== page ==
The application of the workable competition model would be more relevant to the Australian retail grocery market because the perfect competition model has been shown to be ineffective in the market. The workable or effective competition model is geared towards protecting the consumers from the effects of monopolistic practices. (Masters, 1955 p.37).

The domination of the grocery market by Coles and Woolworths implies that these two stores are enjoying what has been described as a duopoly of the market. In recognition of this fact, the workable model that is characterized by the presence of near monopolies that are meant to protect the interests of the consumers would be highly relevant (Ferguson, 2008 p.87).

A comprehensive assessment of the Australian retail grocery market reveals that effective or workable competition does not exists in the sector. To justify this contention, it would be useful to examine the presence or absence of several indicators.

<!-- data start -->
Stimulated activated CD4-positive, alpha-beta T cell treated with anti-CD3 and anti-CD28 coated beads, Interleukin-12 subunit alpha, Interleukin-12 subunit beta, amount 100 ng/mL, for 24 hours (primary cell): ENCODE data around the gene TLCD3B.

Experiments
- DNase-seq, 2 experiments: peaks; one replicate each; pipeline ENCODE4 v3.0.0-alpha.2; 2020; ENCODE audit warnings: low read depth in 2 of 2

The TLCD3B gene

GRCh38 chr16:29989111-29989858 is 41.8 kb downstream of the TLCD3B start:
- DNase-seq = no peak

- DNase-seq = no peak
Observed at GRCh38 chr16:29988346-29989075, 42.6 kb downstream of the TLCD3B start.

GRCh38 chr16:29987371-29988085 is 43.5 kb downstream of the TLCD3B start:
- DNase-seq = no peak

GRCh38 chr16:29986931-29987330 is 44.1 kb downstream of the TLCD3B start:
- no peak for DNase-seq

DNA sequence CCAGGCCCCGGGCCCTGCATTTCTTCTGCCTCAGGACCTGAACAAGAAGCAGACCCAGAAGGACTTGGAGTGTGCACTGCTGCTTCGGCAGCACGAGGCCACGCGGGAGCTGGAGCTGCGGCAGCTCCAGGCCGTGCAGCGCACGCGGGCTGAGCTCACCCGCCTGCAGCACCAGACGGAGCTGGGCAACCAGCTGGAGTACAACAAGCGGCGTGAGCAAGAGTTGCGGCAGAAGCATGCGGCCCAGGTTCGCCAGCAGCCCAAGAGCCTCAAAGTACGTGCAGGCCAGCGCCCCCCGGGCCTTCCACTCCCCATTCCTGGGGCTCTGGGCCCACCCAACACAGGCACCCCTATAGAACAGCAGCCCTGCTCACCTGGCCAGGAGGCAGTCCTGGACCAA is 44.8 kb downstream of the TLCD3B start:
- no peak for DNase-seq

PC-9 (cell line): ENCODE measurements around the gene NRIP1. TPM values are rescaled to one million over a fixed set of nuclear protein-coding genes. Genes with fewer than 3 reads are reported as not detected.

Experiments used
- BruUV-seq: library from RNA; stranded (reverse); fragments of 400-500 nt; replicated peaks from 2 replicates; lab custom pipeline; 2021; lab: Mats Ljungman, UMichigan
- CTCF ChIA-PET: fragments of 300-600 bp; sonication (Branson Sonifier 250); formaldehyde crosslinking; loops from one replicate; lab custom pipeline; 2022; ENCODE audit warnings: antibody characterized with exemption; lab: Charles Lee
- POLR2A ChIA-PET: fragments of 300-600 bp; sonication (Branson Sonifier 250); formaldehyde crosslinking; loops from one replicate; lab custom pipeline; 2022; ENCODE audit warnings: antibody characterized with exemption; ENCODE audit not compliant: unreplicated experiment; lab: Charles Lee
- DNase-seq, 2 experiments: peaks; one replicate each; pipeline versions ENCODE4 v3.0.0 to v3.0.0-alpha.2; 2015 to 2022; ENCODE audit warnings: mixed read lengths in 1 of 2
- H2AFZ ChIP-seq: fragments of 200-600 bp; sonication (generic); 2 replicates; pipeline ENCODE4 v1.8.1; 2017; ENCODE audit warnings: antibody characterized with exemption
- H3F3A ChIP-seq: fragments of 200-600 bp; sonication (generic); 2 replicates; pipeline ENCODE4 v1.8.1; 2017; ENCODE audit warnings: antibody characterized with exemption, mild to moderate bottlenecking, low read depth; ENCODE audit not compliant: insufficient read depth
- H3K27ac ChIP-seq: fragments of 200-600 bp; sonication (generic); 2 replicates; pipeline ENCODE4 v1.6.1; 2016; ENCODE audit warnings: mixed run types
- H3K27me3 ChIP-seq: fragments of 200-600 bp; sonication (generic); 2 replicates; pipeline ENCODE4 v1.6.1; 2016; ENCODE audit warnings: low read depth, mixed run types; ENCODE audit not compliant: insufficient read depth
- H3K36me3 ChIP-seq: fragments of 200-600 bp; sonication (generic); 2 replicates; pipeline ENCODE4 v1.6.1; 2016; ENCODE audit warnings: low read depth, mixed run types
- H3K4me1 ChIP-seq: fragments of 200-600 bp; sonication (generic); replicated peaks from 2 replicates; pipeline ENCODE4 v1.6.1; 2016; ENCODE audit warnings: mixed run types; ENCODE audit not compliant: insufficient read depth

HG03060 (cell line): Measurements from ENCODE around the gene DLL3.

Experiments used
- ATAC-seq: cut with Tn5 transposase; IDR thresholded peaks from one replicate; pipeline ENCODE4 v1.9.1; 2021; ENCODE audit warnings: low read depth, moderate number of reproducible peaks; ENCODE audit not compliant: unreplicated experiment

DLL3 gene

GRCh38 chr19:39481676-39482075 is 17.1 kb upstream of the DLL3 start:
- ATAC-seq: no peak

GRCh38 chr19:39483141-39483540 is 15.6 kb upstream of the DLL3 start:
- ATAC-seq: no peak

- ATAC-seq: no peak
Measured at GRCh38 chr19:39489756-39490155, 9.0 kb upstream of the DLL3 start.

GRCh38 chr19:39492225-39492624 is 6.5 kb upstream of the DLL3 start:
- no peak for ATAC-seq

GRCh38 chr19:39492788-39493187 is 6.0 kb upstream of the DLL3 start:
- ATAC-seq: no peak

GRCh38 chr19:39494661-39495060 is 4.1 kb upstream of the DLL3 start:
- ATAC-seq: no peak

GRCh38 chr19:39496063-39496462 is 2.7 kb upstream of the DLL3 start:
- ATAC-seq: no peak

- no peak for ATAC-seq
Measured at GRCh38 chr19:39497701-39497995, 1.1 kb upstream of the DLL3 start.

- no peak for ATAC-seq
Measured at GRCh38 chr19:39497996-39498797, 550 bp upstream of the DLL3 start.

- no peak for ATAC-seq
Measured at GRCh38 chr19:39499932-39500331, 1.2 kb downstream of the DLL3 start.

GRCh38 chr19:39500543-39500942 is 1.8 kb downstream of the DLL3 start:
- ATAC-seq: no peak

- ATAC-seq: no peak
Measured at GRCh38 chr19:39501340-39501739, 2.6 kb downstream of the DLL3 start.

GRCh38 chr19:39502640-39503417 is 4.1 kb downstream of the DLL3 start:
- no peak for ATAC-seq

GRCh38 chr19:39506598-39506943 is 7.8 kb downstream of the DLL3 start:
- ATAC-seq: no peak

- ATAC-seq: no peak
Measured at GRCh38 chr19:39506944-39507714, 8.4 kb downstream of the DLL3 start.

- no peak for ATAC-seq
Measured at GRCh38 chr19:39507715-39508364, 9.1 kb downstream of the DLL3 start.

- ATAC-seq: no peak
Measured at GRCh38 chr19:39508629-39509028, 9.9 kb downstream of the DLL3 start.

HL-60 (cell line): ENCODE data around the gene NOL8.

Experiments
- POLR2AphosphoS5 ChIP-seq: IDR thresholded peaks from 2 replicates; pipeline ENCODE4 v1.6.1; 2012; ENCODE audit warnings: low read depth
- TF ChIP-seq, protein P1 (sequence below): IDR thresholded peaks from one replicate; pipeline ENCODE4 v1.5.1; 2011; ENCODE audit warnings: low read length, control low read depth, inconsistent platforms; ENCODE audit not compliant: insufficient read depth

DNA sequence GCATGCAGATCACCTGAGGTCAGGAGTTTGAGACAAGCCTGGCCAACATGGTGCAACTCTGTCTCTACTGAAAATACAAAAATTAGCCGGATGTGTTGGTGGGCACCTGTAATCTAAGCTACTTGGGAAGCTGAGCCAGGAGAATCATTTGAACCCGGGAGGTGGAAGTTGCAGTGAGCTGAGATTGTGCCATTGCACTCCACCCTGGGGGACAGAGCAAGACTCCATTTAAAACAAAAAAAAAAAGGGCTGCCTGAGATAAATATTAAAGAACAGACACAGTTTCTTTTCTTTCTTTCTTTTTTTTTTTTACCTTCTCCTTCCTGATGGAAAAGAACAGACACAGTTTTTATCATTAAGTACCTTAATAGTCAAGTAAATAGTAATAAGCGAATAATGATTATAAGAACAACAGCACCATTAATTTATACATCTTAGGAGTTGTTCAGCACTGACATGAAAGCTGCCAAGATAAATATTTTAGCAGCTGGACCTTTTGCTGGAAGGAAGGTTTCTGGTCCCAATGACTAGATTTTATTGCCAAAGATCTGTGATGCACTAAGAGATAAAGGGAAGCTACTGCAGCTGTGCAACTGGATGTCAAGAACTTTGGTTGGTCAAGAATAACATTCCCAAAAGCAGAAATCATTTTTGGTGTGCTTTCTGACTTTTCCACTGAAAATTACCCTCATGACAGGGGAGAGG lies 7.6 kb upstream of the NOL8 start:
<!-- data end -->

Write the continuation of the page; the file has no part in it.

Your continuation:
According to Barthwal (2000) any given industry is said to be workably competitive if it has a number of companies that are selling or providing similar or closely related goods and services and that these companies are not in collusion with each other. Critical examination of the pricing trends adopted by both Woolworths and Coles reveals a level of complicity, especially in price increases.

Barthwal further contends that a workably competitive industry is characterized by the fact that the average cost-curve that will be applied to a new investor in the sector will not be significantly higher than that applied to an established company.

The situation in the Australian retail grocery market is such that, new investors in the sector have a considerably higher average cost curve than that of established companies, notably, Woolworths and Coles This is because, the two companies have sufficient scale to leverage the costs of supplies.

These factors serve to comprehensively justify the contention that the Australian retail grocery market does not conform to the workable competition model.